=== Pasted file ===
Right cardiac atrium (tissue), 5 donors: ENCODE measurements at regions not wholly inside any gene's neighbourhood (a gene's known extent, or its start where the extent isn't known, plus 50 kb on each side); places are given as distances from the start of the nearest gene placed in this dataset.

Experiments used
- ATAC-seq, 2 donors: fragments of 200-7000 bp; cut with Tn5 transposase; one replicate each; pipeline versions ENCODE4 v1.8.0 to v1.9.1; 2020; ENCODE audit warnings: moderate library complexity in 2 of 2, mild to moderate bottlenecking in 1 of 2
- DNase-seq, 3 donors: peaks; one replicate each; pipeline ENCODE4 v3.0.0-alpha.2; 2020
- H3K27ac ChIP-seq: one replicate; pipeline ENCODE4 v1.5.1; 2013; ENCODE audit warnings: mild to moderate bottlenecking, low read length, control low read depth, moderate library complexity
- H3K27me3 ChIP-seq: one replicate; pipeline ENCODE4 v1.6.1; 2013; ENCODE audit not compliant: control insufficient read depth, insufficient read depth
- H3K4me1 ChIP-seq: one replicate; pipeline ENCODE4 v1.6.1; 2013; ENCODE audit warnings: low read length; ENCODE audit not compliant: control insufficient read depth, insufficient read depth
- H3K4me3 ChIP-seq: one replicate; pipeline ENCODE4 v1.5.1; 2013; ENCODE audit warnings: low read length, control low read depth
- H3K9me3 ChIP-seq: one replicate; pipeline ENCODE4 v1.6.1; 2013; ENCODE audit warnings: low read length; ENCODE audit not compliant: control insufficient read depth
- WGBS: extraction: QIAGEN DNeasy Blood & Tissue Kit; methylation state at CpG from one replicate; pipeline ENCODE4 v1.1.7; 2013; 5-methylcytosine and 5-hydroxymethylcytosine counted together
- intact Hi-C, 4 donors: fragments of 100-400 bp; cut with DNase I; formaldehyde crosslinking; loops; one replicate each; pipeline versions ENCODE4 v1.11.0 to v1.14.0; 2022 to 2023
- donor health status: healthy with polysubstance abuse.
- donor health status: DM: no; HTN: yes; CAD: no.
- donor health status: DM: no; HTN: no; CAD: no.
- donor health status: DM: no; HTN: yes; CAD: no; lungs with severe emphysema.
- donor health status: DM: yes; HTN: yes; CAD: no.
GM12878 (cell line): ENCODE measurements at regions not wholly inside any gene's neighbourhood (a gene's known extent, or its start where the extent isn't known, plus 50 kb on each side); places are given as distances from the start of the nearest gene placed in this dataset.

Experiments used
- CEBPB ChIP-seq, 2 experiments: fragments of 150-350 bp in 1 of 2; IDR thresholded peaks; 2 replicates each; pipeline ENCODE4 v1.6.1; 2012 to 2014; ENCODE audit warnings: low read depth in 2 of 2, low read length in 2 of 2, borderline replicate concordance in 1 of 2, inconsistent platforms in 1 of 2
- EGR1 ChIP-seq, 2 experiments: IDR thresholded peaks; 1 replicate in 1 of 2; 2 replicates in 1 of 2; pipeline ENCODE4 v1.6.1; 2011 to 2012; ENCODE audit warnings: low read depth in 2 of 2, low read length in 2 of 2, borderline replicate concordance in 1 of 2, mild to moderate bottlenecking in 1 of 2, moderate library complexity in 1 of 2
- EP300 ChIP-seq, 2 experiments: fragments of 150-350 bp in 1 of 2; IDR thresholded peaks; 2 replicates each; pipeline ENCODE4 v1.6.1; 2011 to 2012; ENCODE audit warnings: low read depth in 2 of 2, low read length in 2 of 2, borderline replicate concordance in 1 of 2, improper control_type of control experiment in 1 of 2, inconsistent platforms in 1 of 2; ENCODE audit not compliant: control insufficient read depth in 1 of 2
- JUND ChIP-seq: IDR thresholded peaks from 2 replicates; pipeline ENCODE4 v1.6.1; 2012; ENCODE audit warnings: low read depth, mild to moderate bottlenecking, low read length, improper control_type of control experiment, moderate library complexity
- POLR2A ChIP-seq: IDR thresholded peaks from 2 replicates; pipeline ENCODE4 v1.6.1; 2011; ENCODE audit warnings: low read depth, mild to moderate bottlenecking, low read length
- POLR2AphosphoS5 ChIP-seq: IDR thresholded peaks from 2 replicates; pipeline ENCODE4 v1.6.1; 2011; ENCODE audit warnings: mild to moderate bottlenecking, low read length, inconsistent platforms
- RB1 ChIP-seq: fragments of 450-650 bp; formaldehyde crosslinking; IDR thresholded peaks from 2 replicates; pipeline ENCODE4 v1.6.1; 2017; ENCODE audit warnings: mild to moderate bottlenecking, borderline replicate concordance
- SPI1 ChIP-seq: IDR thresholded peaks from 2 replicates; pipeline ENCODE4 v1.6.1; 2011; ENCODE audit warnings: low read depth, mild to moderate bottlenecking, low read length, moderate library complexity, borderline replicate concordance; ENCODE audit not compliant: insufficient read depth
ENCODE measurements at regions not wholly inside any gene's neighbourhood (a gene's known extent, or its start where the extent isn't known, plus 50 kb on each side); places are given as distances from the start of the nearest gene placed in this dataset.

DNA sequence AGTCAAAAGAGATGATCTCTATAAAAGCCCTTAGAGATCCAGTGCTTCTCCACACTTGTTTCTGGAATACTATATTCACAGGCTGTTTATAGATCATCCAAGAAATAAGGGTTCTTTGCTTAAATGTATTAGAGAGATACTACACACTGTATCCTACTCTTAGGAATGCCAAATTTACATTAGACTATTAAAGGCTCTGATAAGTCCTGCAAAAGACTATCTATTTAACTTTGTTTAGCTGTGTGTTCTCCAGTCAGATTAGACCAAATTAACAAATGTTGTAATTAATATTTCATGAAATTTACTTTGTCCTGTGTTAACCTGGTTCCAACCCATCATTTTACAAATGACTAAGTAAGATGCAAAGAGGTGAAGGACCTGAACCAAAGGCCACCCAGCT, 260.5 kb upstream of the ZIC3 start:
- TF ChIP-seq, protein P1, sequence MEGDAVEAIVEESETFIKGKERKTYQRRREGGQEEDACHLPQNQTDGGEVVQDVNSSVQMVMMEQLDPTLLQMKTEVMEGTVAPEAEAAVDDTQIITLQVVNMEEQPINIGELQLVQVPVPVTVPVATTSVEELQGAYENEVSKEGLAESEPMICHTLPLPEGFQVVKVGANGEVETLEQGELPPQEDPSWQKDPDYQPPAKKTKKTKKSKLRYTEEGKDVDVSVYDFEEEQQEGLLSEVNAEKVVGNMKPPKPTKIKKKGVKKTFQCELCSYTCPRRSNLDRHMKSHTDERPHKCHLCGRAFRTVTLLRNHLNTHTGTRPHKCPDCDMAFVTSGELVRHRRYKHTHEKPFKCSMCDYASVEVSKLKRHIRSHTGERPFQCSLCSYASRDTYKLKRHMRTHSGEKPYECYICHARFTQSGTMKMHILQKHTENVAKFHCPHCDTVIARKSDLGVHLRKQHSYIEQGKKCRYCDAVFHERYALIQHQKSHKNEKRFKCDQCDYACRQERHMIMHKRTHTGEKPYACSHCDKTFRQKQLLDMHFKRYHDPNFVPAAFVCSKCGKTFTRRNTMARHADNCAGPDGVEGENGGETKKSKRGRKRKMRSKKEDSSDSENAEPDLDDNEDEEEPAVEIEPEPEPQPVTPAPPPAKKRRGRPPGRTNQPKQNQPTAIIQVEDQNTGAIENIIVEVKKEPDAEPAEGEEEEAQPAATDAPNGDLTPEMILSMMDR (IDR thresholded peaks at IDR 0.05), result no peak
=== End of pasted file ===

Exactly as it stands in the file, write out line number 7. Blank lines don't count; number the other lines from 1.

- H3K4me1 ChIP-seq: one replicate; pipeline ENCODE4 v1.6.1; 2013; ENCODE audit warnings: low read length; ENCODE audit not compliant: control insufficient read depth, insufficient read depth